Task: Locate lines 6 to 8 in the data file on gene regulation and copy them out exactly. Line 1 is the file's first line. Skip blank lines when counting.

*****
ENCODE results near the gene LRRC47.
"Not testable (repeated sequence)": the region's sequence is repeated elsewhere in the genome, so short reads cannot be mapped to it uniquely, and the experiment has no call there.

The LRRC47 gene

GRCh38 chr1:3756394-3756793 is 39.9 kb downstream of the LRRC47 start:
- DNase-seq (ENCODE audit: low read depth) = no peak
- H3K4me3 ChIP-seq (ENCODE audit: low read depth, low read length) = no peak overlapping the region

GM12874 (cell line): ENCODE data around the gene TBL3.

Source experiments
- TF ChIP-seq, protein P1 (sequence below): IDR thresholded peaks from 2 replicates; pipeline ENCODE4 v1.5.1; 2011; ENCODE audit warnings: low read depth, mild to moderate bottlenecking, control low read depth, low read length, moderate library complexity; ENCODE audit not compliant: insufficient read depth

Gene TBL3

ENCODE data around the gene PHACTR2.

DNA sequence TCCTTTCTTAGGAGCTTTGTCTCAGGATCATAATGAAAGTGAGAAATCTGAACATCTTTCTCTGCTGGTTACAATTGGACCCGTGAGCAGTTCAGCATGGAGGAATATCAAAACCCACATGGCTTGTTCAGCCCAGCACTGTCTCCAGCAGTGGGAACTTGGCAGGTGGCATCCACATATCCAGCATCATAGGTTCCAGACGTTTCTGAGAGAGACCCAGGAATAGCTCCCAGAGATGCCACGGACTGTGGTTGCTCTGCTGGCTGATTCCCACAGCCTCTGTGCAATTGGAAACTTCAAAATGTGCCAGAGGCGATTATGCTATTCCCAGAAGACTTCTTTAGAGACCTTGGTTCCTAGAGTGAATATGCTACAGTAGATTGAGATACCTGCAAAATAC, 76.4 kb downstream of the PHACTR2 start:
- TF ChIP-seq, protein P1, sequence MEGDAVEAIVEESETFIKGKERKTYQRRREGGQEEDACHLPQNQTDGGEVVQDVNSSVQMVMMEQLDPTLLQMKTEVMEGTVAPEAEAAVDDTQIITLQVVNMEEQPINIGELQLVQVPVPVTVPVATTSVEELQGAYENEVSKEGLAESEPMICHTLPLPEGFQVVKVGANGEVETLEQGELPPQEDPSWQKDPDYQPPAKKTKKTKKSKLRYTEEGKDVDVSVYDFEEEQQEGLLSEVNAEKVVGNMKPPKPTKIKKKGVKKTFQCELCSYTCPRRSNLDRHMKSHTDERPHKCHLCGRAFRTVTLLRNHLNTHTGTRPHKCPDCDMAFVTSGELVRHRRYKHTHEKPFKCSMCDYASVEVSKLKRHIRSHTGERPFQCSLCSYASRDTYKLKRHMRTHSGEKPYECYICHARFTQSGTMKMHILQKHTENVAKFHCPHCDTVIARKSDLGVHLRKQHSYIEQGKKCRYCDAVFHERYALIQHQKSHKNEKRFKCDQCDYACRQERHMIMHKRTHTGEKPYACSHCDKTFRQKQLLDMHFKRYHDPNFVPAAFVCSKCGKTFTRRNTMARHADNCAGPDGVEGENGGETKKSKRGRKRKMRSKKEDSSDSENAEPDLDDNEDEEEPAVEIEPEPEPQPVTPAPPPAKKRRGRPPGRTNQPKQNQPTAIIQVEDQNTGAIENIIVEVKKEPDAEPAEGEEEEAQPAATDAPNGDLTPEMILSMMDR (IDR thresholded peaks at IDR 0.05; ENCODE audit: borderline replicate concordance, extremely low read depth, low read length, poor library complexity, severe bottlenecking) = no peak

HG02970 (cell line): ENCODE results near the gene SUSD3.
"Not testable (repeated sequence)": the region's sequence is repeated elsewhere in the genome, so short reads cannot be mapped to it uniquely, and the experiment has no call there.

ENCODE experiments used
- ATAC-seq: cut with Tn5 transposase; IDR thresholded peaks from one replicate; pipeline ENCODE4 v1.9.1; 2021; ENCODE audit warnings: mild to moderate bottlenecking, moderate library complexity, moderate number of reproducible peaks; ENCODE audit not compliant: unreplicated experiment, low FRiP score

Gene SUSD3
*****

- H3K4me3 ChIP-seq (ENCODE audit: low read depth, low read length) = no peak overlapping the region

GM12874 (cell line): ENCODE data around the gene TBL3.

Source experiments